Cut to London, where Bond and Moneypenny indulge in a bit of senile flirtation. I don’t want to say they’re perhaps a shade too old for their roles, but it does start to feel like a production of The Gin Game.

Bond meets with some other elderly gents who are fussed because Fabergé eggs are flooding the market, which smells like Communism. Store Brand “M” (just as good as the national brand “M” because he’s dead) confesses that he assigned 009 to go undercover as a clown, but that didn’t seem to help, and now it’s 007’s turn. So stand by for action as Bond attends an an auction at Sotheby’s. Sure it doesn’t sound exciting, but there’s always the chance he’ll make rude gestures to his friends like Dick Van Dyke did in that one episode where he accidentally bid on a hideous clown painting. (Coincidence? I think not).

Meanwhile, in the Soviet Union, General Orlov is playing Risk with the Politburo in the hopes they’ll get distracted and accidentally invade Western Europe, but he keeps getting heckled by General Gogol (who made a career out of playing the Reasonable Russkie role in these movies), winds up putting too many game pieces on Irkutsk and gets totally reamed on his next turn.

At Sotheby’s, Bond gets in a breathless bidding war with Louis Jourdan (in that they’re both old and wheezy  – okay, I’ll stop). Louis wins the auction, but before he can collect, Bond switches a fake egg for the real egg, which means – I’m not sure what, but I guess someone’s cholesterol count will be going down.

Bond follows Louis to India, where he finds him cheating at backgammon the way Goldfinger cheated at gin rummy, but they switch things up this time by making the villain a stylish Frenchman in a black silk Nehru jacket instead of a stocky German in a terrycloth onesie.  Credit where credit is due.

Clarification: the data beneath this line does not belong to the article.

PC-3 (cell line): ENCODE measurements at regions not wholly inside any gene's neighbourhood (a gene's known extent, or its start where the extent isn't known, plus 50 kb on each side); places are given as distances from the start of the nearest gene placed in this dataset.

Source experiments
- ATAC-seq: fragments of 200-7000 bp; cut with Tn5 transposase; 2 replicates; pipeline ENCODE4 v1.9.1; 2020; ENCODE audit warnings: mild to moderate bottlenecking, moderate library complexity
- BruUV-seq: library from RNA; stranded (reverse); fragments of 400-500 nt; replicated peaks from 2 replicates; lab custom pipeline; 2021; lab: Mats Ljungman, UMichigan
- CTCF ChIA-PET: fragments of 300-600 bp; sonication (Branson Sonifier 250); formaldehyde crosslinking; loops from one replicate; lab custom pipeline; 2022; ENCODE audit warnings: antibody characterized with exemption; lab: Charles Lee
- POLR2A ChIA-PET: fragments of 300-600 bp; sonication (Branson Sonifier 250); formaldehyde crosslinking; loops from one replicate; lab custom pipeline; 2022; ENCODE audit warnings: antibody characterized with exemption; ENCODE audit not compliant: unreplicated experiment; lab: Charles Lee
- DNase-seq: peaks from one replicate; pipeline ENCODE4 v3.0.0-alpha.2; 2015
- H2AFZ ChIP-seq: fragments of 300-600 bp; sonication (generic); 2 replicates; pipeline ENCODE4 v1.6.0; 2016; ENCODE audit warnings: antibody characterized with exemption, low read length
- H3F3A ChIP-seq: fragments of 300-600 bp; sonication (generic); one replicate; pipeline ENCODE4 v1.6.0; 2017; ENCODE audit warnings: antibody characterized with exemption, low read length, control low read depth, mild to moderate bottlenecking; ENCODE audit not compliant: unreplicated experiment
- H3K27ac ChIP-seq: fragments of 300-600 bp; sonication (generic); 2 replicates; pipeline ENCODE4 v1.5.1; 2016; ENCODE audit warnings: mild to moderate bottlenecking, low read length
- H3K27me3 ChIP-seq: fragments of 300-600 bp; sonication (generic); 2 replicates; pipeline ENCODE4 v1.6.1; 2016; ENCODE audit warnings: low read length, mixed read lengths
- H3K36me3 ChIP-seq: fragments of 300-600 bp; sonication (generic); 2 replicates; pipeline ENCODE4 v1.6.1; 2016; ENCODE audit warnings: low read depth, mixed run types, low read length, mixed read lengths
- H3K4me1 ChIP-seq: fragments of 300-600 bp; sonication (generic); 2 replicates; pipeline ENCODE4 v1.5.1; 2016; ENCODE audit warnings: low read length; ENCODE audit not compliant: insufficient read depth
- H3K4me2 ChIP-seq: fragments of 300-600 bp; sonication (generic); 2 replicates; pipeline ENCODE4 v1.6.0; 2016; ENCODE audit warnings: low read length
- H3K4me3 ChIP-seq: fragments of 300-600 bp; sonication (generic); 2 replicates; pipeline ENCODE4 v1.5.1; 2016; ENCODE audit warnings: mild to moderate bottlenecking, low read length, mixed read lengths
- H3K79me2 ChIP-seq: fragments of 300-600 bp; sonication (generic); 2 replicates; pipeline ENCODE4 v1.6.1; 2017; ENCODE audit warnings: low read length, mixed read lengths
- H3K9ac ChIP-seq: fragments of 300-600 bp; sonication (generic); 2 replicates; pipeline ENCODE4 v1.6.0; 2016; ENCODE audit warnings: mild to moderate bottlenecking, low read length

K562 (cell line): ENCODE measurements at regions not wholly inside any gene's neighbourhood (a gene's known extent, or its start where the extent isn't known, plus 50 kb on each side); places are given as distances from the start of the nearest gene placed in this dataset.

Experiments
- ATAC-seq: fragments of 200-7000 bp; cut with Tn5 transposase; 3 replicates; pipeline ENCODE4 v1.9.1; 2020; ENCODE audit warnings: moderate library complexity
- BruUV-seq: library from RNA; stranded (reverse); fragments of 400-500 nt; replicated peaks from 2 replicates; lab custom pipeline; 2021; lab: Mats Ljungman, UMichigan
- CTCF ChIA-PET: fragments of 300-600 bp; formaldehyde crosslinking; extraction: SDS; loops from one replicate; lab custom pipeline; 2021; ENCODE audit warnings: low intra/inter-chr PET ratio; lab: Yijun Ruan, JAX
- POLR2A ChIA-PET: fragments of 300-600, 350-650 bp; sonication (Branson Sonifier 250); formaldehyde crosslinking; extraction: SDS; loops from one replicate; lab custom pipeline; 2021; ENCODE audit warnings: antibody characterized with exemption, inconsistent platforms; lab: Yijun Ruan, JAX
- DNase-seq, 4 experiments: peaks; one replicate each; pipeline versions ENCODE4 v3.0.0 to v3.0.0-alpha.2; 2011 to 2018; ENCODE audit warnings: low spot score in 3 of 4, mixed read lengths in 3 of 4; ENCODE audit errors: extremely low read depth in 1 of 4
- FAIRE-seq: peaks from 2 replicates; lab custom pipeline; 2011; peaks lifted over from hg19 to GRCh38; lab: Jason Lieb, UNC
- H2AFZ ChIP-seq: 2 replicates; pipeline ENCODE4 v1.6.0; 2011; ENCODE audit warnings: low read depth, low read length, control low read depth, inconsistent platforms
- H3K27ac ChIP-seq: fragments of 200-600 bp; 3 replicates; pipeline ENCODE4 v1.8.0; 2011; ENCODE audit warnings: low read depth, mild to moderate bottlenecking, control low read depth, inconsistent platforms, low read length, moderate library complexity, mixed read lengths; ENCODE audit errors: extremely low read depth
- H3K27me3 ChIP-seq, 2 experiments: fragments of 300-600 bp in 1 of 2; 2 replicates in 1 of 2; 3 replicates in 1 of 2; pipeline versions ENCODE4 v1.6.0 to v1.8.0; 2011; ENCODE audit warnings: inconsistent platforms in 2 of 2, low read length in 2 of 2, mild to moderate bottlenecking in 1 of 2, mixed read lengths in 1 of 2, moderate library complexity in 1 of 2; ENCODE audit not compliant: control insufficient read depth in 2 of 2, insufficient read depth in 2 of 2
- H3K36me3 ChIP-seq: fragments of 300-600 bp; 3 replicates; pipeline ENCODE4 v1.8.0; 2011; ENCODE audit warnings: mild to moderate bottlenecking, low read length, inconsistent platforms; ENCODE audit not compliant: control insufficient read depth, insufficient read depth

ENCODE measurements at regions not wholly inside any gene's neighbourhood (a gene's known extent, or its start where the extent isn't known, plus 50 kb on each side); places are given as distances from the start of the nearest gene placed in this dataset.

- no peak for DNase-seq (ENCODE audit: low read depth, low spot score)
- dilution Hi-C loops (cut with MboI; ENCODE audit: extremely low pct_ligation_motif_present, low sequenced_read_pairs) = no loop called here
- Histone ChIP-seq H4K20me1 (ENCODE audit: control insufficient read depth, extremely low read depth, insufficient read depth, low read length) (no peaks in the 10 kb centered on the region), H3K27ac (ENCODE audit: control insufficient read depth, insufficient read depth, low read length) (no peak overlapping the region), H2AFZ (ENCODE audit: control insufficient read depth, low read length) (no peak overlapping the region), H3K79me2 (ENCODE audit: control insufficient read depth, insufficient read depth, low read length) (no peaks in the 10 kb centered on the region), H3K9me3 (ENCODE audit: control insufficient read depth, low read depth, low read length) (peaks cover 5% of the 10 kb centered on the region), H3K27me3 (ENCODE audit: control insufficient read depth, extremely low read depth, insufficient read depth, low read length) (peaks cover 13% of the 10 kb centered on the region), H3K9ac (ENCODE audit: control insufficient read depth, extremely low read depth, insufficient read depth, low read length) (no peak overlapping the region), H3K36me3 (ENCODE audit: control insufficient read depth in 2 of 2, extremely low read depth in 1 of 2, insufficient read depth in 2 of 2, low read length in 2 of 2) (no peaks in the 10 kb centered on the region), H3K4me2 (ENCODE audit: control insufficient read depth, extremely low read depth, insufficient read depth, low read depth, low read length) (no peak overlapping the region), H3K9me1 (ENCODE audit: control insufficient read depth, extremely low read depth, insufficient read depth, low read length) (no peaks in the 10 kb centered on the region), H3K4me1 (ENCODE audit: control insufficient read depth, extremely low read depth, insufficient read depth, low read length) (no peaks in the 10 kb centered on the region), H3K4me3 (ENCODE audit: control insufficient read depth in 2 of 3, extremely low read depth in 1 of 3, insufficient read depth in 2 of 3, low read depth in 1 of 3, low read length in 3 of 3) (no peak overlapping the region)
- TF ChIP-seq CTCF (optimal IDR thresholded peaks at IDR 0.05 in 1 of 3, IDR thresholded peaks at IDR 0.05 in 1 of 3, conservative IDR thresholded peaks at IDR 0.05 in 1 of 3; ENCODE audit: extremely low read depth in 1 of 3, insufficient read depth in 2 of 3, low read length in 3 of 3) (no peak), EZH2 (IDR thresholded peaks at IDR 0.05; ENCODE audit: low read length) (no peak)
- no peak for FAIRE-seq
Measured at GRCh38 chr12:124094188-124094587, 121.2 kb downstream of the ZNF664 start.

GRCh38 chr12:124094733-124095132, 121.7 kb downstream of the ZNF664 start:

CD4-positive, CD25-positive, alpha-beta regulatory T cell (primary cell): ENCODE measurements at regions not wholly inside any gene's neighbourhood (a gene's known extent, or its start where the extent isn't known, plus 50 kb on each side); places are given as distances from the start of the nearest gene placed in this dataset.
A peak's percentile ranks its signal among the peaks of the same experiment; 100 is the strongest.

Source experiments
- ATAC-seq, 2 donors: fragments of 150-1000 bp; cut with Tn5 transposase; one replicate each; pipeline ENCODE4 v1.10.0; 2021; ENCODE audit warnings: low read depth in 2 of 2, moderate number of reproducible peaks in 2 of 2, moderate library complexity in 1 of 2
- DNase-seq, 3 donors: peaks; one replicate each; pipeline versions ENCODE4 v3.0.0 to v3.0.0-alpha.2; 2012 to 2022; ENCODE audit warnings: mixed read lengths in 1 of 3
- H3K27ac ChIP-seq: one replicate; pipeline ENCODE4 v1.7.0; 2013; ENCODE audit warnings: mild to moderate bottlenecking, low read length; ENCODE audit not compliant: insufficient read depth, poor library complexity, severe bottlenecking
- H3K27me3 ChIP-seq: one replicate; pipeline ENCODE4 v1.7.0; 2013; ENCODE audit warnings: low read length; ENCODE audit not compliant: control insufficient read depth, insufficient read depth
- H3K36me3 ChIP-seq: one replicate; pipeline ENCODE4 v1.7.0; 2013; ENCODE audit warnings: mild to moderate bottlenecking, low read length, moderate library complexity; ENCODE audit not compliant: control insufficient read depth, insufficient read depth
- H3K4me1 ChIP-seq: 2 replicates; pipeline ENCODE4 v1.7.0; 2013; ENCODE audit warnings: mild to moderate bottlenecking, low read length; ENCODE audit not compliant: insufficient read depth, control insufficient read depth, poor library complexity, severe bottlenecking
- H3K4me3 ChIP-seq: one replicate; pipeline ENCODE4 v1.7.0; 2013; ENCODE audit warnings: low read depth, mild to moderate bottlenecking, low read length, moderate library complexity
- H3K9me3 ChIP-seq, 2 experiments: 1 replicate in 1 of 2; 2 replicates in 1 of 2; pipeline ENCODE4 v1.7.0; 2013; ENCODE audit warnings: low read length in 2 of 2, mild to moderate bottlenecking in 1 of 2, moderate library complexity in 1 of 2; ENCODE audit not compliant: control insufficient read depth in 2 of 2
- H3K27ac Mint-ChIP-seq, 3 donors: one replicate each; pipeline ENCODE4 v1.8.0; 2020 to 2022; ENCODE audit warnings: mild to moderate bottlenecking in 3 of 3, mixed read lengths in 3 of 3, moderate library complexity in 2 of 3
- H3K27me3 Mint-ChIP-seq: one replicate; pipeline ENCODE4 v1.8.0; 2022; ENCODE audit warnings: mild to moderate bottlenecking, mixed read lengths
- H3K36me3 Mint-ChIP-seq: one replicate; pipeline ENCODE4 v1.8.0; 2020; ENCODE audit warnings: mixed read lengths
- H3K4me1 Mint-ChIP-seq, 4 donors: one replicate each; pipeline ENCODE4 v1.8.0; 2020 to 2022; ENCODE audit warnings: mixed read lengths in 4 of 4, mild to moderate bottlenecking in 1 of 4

Bond and Louis play a tense board game, then Bond flashes his egg, and Louis’ turbaned henchman crushes a pair of dice with his bare hands.  007 wins a huge bankroll from Louis and hands it to his local contact, saying, “Here, that should keep you in curry for a few weeks.”  Sadly, the Indian agent doesn’t peel off a few rupees and say, “Here, that should keep you in Liver-Spotted Dick.” Then we get a chase scene between a couple of motorized rickshaws through the streets of Downtown India, which are crowded with snake charmers, sacred cows, and men walking on fire and sleeping on nails. Fortunately, the rickshaws are only going about 7 mph, so no racist clichés were killed in the making of this film.

Q shows up with a bunch of crap from the Sharper Image, including “the latest liquid crystal TV” (Bond uses the camera to zoom in and out on a buxom secretary’s cleavage, making me think that Austin Powers wasn’t actually a parody of these films, just a reboot).

Louis’s girlfriend, Miss Bonestructure, invites Bond to a formal sit down dinner with double entendre to follow. Cut to his hotel room, where the two are naked in bed and drinking champagne. Miss Bonestructure says, “I need a refill” in such a sultry way that Bond does a take to the camera that seems to ask, “How many times does she think I can ejaculate?”  Instead, he quizzes her about the cephalopod tattoo on her back. “That’s my little octopussy,” she coos. Wow. Koalas only have two vaginas; no wonder Bond looks so tired.

Bonestructure steals Bond’s egg, and Hench-Turban knocks him out. He wakes up at Louis’ palace just in time for dinner, where we’re served stuffed sheep heads and aimless dialogue. Realizing the scene is going nowhere, Louis plucks out a sheep’s eye and ostentatiously gnaws on it like a hardboiled egg, obviously hoping this movie will lead to something better, like a part in a John Waters film.

Back in his room, Bond slips into an action leisure suit and uses his acid-squirting fountain pen (25¢ plus 3 Proof of Purchase seals) to dissolve the window bars, just as General Orlov drops by the see how his plan to conquer the world through fake Fabergé eggs is progressing.  Bond does a lot of sneaking around and eavesdropping, making me wish they’d replaced Roger Moore with that lady who played Gladys Kravitz on Bewitched, because she had real flair for this kind of thing.